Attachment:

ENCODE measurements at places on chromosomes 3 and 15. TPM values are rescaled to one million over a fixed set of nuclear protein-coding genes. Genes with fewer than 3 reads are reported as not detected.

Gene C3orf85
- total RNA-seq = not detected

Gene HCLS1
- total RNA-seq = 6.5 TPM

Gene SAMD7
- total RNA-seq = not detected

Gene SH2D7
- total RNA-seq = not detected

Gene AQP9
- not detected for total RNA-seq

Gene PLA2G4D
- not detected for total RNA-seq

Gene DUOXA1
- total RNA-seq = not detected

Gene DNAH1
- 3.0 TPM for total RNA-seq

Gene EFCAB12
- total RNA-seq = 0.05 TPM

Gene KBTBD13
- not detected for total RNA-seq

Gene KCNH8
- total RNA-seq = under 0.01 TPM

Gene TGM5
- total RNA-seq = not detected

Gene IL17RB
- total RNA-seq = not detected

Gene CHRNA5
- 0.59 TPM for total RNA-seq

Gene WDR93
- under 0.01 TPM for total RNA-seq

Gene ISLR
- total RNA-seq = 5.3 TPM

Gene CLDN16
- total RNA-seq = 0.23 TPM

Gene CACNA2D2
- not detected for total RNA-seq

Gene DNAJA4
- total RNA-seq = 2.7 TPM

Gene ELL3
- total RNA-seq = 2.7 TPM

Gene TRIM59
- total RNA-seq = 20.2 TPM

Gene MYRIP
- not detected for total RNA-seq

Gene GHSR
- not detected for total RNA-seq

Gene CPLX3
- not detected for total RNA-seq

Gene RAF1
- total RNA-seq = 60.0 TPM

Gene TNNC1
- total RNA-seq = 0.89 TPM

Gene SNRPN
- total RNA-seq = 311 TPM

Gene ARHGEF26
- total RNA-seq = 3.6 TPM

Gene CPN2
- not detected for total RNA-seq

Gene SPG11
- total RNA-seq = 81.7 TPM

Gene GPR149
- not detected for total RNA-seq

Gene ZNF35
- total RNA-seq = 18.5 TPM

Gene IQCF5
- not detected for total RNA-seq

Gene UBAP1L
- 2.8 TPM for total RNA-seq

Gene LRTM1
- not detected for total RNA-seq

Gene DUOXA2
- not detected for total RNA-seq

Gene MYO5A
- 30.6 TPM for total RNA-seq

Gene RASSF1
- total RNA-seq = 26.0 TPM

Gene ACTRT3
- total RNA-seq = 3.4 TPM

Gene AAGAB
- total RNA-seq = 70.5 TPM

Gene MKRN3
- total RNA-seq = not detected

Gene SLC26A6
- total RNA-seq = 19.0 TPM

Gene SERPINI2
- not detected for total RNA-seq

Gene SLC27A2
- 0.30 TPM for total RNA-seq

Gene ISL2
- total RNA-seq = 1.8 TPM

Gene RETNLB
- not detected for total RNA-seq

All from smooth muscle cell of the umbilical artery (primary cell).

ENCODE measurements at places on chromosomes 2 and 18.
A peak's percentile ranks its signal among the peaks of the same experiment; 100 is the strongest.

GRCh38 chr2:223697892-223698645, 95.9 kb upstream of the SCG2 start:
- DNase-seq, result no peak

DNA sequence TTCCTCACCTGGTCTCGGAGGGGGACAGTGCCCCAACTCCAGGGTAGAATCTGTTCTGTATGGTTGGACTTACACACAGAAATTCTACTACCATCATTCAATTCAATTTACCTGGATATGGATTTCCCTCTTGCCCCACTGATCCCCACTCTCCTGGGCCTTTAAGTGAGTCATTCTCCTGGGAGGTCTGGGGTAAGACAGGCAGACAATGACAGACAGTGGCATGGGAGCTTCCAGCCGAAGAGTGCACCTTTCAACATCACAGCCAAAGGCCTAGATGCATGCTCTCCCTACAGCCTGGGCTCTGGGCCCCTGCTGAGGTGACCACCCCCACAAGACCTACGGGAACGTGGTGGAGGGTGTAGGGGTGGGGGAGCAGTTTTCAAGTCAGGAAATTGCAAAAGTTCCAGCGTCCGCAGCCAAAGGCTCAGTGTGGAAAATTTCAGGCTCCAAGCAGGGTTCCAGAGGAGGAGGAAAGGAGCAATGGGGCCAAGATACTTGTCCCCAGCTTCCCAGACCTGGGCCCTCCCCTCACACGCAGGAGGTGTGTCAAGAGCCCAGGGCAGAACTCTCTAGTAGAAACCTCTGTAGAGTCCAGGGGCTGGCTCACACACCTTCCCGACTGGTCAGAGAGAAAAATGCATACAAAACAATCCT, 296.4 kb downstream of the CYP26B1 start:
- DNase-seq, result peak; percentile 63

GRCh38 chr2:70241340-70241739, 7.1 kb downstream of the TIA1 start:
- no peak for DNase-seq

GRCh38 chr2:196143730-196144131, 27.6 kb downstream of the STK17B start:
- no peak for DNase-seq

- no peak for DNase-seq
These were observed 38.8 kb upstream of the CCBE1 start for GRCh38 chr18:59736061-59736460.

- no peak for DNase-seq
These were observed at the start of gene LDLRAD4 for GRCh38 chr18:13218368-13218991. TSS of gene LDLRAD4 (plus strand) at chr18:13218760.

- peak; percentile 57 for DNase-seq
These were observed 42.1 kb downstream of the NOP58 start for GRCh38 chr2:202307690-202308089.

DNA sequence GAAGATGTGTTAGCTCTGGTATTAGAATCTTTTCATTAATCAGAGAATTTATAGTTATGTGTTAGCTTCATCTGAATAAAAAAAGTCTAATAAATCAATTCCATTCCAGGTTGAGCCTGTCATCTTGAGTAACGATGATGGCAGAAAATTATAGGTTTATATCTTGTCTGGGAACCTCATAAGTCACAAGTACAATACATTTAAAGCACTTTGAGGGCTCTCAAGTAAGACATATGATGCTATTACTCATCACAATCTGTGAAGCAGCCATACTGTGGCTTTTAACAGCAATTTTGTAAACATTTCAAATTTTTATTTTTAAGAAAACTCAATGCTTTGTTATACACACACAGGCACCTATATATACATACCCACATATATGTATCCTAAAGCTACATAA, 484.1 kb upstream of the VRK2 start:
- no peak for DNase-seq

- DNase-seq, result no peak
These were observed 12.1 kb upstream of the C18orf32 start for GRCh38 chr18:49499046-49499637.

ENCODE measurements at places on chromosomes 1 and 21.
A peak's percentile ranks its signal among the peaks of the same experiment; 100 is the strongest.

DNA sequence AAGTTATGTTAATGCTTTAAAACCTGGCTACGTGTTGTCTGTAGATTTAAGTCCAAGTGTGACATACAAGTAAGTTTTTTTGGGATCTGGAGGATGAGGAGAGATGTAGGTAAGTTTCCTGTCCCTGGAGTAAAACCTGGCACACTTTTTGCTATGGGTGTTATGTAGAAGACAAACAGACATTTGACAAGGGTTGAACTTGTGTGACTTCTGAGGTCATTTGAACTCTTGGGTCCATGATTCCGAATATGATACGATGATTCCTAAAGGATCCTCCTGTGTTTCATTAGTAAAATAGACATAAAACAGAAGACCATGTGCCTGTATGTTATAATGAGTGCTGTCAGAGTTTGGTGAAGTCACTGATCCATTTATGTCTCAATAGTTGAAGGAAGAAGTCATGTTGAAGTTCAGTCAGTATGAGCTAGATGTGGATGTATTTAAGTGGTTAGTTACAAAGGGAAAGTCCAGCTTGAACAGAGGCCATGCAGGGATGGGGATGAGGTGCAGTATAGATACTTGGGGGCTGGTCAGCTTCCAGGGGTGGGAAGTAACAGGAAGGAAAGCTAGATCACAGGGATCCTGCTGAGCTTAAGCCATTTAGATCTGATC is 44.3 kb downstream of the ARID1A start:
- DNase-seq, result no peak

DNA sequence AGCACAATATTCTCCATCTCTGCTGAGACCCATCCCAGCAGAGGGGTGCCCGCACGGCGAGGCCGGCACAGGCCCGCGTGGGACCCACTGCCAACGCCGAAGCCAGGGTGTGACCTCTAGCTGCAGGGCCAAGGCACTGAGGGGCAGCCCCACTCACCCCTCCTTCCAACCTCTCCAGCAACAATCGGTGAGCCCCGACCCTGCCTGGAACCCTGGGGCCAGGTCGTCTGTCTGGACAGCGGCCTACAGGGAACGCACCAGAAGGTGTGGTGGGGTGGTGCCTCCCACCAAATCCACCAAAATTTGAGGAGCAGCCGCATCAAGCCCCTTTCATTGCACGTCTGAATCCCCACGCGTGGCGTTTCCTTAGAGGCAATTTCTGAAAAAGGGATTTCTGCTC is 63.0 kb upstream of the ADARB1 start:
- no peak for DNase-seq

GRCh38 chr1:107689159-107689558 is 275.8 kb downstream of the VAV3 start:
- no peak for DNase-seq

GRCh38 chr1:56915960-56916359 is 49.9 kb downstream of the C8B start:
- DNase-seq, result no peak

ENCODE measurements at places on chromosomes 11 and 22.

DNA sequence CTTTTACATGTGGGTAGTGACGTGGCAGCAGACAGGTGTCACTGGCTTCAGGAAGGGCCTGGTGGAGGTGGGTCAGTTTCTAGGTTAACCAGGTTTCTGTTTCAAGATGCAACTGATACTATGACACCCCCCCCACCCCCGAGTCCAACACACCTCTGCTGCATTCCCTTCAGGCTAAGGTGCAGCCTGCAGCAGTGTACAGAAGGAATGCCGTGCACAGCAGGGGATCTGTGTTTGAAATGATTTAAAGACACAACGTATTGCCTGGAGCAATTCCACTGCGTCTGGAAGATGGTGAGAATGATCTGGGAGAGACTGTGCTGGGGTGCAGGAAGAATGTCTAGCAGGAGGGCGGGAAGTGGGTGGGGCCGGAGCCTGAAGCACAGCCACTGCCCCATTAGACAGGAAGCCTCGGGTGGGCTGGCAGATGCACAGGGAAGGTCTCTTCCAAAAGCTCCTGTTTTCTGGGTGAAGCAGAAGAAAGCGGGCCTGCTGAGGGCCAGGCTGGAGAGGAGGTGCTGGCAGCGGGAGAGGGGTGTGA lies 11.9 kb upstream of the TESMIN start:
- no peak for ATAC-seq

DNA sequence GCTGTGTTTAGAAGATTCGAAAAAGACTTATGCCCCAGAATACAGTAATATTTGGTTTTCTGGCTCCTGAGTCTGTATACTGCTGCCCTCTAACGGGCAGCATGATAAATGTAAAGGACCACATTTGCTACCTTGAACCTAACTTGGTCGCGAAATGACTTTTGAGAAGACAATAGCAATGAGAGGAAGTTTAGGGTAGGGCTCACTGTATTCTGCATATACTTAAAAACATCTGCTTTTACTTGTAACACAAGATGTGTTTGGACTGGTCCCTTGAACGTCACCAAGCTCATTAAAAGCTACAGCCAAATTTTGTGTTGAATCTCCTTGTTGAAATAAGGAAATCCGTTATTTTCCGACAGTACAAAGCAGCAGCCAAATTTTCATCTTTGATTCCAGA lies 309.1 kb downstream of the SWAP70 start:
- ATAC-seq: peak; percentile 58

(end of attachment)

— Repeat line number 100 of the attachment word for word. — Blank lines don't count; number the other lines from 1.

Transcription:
- DNase-seq, result peak; percentile 63